We were no different from the doves above us. We could not speak or cry, but when there was no choice we discovered we could fly. It you want a reason, take this: We yearned for our portion of the sky.
Masada, the word summons up images, war, Romans, Zealots, slaughter, mass suicide. A place of national pride for some, historical and archaeological controversy for many, a bit of Python mockery to others. On visiting the place itself Alice Hoffman was inspired to wonder about the experience of the women who had lived and died there. The result is The Dovekeepers. She uses the writings of Jewish historian Flavius Josephus as the foundation for her tale. (The Monty Python crew used Josephus’s writings as well, for a very different purpose, in Life of Brian.)
The four primary characters meet at Masada, where they are assigned to care for the doves. There are those who might consider this a hardship post, regarding doves as dirty, disgusting, filthy, and lice-ridden, or as rats with wings, but they are also a source of fertilizer, meat, eggs, and maybe a bit of hope. No one is designated as the concierge.The four are Yael, Revka, Aziza, and Shirah. Yael is notable for, among other things, her coloring. Her father, Yosef bar Elhanan, is a notorious assassin, a member of the Sicarii , a blade-minded branch of the Zealot movement. They do unpleasant things to Jews who collaborate with the occupying Romans. He was known not only for his effectiveness with sharp objects, but for his talent at going unnoticed. He did notice, however, that his wife died giving birth to their second child, Yael, and, possessing a mind and heart not nearly as honed as his weapons, he blames her. Thanks, Dad.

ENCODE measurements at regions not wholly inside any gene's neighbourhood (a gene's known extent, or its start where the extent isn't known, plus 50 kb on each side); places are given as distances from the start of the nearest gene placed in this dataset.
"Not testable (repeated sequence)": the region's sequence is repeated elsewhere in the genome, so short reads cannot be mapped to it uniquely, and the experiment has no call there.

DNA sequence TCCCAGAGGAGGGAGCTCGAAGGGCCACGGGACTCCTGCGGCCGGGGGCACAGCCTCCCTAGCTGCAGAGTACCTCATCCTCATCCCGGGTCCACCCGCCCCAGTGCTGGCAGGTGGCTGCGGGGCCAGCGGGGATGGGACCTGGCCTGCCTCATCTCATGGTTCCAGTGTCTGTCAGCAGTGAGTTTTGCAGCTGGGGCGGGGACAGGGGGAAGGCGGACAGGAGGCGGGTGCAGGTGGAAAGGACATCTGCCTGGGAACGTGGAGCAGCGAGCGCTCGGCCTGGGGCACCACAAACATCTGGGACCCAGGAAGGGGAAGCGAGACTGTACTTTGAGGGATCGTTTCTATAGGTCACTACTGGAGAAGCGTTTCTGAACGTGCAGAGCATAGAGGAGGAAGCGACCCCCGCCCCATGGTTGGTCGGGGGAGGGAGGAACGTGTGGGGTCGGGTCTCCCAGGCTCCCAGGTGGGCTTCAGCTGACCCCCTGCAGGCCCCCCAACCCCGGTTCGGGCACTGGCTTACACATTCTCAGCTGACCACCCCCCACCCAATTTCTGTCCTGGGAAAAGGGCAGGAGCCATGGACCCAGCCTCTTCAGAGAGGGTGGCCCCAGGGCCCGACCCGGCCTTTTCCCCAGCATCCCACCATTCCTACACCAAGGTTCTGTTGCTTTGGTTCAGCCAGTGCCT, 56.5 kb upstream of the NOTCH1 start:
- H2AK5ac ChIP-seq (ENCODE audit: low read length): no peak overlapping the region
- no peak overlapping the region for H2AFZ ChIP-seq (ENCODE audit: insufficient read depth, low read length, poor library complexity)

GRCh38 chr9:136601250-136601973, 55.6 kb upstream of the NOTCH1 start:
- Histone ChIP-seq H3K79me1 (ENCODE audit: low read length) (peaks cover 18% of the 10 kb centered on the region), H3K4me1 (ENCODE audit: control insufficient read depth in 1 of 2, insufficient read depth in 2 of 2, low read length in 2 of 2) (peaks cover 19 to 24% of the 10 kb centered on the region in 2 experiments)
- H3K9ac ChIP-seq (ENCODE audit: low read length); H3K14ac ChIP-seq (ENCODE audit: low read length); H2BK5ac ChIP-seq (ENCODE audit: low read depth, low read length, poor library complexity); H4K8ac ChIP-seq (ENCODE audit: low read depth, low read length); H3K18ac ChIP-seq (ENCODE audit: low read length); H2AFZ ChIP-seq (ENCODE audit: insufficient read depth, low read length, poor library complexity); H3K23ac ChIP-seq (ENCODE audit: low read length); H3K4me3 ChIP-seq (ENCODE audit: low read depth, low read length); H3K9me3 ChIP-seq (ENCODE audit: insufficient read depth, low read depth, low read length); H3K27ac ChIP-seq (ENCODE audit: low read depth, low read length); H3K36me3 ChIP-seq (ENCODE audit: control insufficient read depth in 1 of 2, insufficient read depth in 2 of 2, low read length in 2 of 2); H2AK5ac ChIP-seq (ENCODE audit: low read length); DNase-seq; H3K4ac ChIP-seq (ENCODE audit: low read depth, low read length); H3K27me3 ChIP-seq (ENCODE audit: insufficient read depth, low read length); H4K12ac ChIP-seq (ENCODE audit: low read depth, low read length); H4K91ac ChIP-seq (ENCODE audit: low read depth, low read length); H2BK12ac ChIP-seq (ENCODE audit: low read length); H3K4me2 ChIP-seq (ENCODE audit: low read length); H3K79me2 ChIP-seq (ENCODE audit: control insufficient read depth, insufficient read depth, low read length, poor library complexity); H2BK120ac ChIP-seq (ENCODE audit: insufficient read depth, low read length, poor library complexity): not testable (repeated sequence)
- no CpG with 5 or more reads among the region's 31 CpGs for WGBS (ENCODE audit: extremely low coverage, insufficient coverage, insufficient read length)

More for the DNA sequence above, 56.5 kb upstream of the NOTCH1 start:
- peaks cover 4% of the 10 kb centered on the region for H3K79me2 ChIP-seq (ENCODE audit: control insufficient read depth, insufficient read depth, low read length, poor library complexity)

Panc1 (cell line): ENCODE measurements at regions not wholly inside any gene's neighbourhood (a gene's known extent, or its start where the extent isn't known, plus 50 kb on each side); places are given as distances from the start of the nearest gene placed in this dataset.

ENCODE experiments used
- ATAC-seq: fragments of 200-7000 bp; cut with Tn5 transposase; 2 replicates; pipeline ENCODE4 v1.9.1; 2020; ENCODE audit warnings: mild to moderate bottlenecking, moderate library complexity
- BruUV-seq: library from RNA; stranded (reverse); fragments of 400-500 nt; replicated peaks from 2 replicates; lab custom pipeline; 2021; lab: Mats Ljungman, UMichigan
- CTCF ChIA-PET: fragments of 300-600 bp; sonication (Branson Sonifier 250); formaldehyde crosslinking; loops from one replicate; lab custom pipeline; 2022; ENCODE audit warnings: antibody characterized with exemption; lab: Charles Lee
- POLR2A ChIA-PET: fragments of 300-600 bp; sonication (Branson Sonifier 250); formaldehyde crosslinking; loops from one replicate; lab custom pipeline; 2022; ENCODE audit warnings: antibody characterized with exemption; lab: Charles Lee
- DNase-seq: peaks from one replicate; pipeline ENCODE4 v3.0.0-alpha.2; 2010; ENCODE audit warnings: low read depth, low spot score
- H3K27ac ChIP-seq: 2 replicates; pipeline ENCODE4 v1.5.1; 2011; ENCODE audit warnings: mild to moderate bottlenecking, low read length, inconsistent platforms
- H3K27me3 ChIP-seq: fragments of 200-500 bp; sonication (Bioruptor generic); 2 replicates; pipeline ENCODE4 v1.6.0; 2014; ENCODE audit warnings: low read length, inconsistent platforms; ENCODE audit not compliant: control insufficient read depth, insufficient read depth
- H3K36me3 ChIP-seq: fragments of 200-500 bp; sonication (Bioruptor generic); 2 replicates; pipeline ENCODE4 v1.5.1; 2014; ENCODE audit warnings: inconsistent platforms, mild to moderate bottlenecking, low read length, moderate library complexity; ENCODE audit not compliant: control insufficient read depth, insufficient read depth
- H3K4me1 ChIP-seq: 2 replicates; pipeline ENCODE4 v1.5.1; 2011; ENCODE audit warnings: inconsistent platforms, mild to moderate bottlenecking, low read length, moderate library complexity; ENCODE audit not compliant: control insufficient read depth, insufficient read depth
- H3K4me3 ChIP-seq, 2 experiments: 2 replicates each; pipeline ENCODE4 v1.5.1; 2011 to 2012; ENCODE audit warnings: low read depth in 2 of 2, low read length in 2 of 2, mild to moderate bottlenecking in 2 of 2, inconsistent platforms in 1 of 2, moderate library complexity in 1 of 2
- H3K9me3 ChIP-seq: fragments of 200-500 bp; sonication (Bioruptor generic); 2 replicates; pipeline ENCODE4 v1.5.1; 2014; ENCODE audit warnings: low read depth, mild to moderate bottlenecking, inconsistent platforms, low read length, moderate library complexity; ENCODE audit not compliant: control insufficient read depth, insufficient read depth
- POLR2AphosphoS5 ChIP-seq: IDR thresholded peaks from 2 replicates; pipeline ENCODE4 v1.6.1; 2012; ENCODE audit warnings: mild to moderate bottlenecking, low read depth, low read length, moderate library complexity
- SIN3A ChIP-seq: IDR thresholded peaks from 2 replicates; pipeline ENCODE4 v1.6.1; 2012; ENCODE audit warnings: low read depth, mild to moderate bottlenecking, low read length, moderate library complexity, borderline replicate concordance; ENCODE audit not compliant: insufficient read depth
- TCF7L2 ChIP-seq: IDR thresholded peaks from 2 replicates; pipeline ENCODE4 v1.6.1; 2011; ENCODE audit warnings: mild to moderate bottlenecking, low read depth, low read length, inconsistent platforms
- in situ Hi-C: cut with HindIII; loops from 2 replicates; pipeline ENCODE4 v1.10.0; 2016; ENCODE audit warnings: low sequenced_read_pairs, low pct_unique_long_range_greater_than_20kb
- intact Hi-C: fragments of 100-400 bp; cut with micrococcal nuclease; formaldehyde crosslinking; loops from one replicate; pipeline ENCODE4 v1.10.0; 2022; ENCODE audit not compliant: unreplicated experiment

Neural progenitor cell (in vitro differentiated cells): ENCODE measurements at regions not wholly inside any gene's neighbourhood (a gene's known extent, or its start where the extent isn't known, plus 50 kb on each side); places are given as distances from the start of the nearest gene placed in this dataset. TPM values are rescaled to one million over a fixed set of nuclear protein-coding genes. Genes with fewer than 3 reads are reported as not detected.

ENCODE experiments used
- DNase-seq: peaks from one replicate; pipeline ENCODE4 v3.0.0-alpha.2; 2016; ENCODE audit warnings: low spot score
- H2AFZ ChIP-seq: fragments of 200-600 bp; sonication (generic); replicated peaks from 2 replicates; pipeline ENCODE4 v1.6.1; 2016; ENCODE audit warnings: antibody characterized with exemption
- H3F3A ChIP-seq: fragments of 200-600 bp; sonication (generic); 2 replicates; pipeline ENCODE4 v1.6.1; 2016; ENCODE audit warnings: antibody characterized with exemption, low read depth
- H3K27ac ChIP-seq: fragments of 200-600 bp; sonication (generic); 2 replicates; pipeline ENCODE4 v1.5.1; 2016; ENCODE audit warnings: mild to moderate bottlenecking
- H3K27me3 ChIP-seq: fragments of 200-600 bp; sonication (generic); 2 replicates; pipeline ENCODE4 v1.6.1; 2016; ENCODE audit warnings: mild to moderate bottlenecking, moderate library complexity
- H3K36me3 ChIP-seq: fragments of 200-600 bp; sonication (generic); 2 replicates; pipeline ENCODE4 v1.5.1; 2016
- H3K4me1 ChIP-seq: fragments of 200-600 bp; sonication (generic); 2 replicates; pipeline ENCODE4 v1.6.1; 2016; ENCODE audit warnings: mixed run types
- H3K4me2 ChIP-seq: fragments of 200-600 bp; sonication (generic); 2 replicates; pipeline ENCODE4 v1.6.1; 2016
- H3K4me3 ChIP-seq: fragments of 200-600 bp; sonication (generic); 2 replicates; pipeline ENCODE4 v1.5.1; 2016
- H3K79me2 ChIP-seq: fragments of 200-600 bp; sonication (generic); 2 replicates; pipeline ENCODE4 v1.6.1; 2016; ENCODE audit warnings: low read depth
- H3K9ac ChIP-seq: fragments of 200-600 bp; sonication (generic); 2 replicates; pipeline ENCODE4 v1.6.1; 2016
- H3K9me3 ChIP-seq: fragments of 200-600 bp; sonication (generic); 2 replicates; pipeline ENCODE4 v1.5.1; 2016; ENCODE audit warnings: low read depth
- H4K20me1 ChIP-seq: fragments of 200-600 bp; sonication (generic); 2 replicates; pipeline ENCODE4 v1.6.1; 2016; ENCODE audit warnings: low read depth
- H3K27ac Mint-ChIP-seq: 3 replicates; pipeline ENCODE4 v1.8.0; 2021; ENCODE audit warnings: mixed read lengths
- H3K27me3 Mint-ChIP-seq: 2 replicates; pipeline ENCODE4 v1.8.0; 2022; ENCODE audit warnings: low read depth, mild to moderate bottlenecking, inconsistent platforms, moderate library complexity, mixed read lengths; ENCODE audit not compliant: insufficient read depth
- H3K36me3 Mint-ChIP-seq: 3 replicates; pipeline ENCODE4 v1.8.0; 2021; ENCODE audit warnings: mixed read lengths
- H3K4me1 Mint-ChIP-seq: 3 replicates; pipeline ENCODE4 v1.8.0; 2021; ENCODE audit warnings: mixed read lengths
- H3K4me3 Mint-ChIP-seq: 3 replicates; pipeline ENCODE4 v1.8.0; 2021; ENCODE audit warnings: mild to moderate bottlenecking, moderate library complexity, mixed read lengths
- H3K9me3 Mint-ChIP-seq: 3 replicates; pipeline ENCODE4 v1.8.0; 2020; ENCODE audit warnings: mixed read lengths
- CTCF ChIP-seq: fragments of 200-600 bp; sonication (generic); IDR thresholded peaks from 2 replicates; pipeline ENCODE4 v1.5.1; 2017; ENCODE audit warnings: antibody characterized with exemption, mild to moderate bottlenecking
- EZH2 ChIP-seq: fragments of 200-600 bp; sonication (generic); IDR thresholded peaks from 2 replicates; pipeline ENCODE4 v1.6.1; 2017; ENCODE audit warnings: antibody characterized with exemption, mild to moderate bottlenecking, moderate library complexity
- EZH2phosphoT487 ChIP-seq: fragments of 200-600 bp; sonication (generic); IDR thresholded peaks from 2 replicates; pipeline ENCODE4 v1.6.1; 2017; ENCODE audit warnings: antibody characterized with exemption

All the while I was growing up I wondered what it might be like to have a father who wouldn’t turn away from the sight of me, one who told me I was beautiful, even though my hair flamed a strange red color and my skin was sprinkled with earth-toned flecks as though I’d been splattered with mud. I’d heard my father say to another man that these marks were specks of my mother’s blood.
Their relationship is, shall we say, strained. Big brother, Amram, however, is the apple of papa’s eye, (I know, shocking) even follows him into the family business. That business involves doing in a Roman general, which gains them the attention of the occupying force and the family is forced to beat a hasty exodus from Jerusalem. They team up with another Sicarii family, headed by Jachim ben Simon. Things get complicated. They all endure a trial by heat, sand and misery on their trek, offering witness to others’ tales of sundry Roman atrocities as well. It is a road of self-discovery for Yael, and she arrives at Masada much changed from who she was when she had set out.